Abstract 12047: Quality of Life in Adults With Congenital Heart Disease Worldwide: A Multilevel Study in 15 Countries
Objectives: Health care should be evaluated not only on the basis of saving lives, but also in terms of improving the quality of life (QOL). However, results regarding QOL in adults with congenital heart disease (CHD) are inconsistent and vary across the world. Methodological differences and limitations hamper the interpretation of these results. Therefore, we aimed (1) to describe QOL in an international sample of adults with CHD using a uniform method; (2) to investigate the association between patient characteristics and variation in QOL; and (3) to explore international variation in QOL and the relationship with country-specific characteristics.
Methods: For this cross-sectional multilevel study, patients were recruited from adult CHD centers or national registries from 15 countries. QOL was assessed by a linear analog scale (0-100). Patient characteristics included sex, age, marital status, educational level, employment status, CHD complexity and patient-reported New York Heart Association (NYHA) class. Country-specific characteristics included national happiness score and six cultural dimensions. Multilevel generalized linear mixed models were conducted and Empirical Bayes estimates for QOL were calculated to account for the sample size in each country.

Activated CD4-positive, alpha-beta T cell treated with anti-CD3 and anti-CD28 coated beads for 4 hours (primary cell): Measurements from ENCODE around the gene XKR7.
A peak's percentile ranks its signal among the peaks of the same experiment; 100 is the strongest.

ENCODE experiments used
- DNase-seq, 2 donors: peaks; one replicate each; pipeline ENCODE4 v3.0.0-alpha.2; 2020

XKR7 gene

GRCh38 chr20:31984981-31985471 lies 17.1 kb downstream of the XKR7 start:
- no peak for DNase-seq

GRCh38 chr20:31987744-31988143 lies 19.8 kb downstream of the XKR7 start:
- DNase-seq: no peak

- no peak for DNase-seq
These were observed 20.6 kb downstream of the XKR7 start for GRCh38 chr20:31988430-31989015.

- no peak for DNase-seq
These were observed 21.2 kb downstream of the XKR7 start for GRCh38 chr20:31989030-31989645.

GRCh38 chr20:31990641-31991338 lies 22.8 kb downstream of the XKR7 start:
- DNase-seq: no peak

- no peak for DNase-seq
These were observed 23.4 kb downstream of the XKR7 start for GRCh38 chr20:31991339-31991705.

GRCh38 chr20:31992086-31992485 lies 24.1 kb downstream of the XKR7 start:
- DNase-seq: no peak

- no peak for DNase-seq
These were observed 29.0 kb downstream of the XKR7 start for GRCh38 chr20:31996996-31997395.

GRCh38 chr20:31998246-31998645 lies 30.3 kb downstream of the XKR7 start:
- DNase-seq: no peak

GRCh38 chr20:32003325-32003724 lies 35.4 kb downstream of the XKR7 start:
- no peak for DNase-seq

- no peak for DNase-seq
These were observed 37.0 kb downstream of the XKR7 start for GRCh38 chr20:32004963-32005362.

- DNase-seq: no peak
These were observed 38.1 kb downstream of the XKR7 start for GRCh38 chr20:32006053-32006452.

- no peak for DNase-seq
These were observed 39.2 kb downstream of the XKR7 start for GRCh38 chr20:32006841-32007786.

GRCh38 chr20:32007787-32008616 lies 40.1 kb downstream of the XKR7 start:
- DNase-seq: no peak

Results: In total, 4,028 adults with CHD were enrolled (median age=32 y; 53% women; 26% mild, 49% moderate, 26% complex CHD). Median QOL for the total sample was 80. Age, marital status, employment status and NYHA class were significantly associated with variation in QOL (p<.001). Australia had the highest QOL estimate (82) and Japan the lowest (72). Four countries had a QOL estimate of ≥80 (i.e., Australia, Switzerland, USA, Malta). After adjusting for patient characteristics, happiness and cultural dimensions were not significantly associated with variation in QOL.
Conclusions: This is the first international study comprehensively assessing QOL in any subgroup of cardiac patients. We found that QOL in adults with CHD varies across countries and is related to patient characteristics but not to country-specific characteristics. The identification of significant patient characteristics can support the development of interventions targeting the QOL of adults with CHD around the world.
Author Disclosures: S. Apers: None. A.H. Kovacs: None. K. Luyckx: None. P. Moons: None.
- © 2015 by American Heart Association, Inc.